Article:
My adventure in Self-Publishing
A couple of years ago, I tried starting a micro-book publishing company, Titan Books Inc. I get questions about self-publishing all the time, because understandably authors want more control and they want to make more money on their books. The following is a description of my experiences in self-publishing. For me it didn't work out, but there others who have made it work (e.g. Dave Thomas and his Pragmatic Book Series) and to them I tip my hat.
It turns out that publishing was both easier and harder than I had expected. I
found that with some research and work I was able to publish a couple of
excellent books of professional quality. Both of the books I published are
workbooks or companion guides to my EJB book. They were very well
received and very successful in some ways and not so successful in others.
For example, the free download versions of these books did great!
People loved them. The sale of paper editions by me directly and through
Amazon.com were less successful for a variety of reasons. Most importantly,
was the workload of daily operations and marketing.
I discovered after about six months that I was spending way too much time
marketing and managing the production and sale of the workbooks. At first I
sold them directly to customers on-line from my own Web site. I used
Yahoo!Store and was very satisfied with how it worked, but I was spending a
lot of time (at least 20 hours a week) fulfilling orders and managing
day-to-day operations. For me it was a very unprofitable venture. I also
found out that people were shy of buying books from my web site because they
didn't trust my publishing company as a vendor. I don't blame them. I rarely
give out my credit card info to companies I don't know. In an attempt to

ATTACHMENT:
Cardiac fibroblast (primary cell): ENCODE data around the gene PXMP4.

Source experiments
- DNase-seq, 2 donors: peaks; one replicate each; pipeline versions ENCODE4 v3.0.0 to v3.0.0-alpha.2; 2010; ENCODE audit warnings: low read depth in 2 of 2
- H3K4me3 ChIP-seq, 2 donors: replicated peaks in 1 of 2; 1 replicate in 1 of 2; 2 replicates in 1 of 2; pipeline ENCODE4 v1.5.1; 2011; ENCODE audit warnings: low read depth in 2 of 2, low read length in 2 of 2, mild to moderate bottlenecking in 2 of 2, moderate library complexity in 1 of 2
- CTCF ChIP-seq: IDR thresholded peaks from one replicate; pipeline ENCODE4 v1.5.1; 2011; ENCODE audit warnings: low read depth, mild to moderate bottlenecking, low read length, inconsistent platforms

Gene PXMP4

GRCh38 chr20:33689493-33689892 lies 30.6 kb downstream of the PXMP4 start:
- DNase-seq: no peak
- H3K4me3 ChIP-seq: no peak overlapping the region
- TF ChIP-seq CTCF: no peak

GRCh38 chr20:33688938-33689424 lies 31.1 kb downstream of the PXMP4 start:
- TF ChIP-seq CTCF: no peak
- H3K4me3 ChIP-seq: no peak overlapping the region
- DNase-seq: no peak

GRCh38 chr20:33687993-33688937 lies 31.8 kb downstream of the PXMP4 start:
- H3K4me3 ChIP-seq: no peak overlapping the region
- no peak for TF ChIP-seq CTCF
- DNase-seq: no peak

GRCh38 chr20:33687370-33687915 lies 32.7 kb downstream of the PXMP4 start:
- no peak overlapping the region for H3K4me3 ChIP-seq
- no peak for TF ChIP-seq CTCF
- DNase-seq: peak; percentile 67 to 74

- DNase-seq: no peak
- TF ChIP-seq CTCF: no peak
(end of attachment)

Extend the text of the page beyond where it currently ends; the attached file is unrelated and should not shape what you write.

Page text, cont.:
reduce my work in fulfillment (not to mention directly customer support) I
started to exclusively sell through Amazon.com's Advantage program.
This required that I sell the books to Amazon.com at wholesale (actually 45%
of cover price) which sapped my profits enormously, but it turned out to be a
lot easier for me personally. Once a week or so I would ship out a bunch of
books all at once per Amazon.com's request. One destination, one client, one
package -- it all became much easier. But again, the revenue was diminished
by 55%! Which hurt my profits and the royalties I paid to the authors.
In the end I gave up on the whole dream of publishing for one reason: For me, it was
too much work for too little profit. I think a person could still make this
whole thing work if they were smarter than I was about fulfillment and
marketing. Not a big stretch since I'm only human and tend to have
limitations. I ended up selling the rights to the workbooks to O'Reilly,
which allowed me to cover some but not all of my expenditures. Like I said,
it came out as a loss in the end but only monetarily. The adventure was
What I learned is that publishers earn their money. I don't think they are
raking in a lot of money like I used to. It's very difficult to manage the
production process, marketing, sales to retailers, etc. With only 1 out of
10 books breaking even, its clearly a numbers game and not that great of
one. Grocery stores make about 3% profit (something I learned consulting in
the Consumer Package Goods industry) and I'll bet publishers are somewhere in
that ball park (Just a guess). Personally, I'll stick with the middlemen and
traditional publishers. They fulfill a
purpose and, in my opinion, are necessary to get books from my typing fingers
to the eyes of my readers.